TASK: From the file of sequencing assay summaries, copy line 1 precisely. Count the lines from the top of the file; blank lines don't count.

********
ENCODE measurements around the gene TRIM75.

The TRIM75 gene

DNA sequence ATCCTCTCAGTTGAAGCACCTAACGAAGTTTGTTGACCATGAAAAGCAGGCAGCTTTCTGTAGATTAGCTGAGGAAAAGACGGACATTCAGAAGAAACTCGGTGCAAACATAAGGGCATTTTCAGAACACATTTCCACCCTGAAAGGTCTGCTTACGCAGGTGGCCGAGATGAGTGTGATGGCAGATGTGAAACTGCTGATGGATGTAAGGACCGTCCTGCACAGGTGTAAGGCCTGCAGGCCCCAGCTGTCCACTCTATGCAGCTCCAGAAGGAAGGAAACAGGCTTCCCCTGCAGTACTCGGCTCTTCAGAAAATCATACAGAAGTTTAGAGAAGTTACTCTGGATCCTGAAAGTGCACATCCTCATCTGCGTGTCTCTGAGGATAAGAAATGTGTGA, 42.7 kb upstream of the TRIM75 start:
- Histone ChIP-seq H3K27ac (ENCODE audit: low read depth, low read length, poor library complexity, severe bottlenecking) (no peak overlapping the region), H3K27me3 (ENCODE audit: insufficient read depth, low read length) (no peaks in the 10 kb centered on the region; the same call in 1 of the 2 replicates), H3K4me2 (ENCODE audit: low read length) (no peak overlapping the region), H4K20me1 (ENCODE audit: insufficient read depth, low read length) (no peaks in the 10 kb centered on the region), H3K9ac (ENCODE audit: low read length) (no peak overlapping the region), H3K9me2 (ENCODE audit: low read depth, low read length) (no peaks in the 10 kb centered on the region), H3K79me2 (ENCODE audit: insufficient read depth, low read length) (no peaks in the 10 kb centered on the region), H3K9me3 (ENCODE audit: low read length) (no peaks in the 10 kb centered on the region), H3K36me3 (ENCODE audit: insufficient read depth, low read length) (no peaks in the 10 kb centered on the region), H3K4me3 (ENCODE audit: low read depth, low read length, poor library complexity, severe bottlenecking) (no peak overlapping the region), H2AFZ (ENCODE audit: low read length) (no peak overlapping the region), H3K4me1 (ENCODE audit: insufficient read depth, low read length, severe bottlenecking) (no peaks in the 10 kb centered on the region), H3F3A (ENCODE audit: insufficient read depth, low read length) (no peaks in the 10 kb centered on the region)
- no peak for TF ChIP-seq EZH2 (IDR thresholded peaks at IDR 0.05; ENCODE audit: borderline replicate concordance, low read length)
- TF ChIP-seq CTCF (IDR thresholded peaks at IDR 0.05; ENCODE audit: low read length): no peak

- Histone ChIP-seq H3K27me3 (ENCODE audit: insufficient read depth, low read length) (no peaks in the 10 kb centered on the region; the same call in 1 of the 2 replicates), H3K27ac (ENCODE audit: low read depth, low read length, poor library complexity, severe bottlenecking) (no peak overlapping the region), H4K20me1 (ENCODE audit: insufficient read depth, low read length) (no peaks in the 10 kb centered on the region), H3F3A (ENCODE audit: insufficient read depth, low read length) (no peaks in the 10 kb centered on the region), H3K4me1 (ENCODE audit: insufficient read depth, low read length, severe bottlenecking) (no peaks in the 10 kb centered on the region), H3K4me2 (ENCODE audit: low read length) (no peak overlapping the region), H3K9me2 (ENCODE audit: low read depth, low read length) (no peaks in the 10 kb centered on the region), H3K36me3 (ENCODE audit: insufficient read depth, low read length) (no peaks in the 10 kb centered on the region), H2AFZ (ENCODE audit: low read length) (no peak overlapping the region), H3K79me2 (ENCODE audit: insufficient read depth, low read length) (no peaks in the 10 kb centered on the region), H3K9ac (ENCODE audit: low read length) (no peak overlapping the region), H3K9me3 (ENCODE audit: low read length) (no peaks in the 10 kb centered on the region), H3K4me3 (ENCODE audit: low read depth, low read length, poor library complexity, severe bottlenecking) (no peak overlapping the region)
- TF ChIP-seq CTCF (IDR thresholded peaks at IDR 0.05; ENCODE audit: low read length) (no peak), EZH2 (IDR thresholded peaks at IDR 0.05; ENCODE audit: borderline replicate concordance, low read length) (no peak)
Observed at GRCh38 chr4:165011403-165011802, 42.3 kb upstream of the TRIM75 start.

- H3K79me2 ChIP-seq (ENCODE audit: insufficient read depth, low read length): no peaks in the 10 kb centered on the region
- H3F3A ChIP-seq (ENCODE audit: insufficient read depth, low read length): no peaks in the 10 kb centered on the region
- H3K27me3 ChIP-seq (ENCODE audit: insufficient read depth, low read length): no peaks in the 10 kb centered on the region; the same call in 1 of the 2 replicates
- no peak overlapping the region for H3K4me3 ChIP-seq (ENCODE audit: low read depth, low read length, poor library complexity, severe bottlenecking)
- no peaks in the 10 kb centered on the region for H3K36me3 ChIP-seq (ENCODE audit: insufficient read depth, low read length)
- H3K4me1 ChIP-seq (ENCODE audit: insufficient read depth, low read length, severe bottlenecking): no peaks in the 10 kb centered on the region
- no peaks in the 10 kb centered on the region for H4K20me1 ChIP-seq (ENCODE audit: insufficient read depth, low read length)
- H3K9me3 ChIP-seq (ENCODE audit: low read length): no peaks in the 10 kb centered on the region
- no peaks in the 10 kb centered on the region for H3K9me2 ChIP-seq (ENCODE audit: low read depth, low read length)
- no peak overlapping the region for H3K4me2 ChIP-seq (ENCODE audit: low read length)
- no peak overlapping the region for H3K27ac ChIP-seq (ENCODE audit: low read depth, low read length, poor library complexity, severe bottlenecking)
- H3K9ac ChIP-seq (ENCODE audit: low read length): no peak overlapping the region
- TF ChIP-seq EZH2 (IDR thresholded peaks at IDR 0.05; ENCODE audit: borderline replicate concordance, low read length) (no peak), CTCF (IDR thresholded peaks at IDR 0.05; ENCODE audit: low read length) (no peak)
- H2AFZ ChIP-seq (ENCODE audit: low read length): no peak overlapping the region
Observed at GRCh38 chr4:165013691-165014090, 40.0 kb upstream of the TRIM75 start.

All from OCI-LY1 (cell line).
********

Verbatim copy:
ENCODE measurements around the gene TRIM75.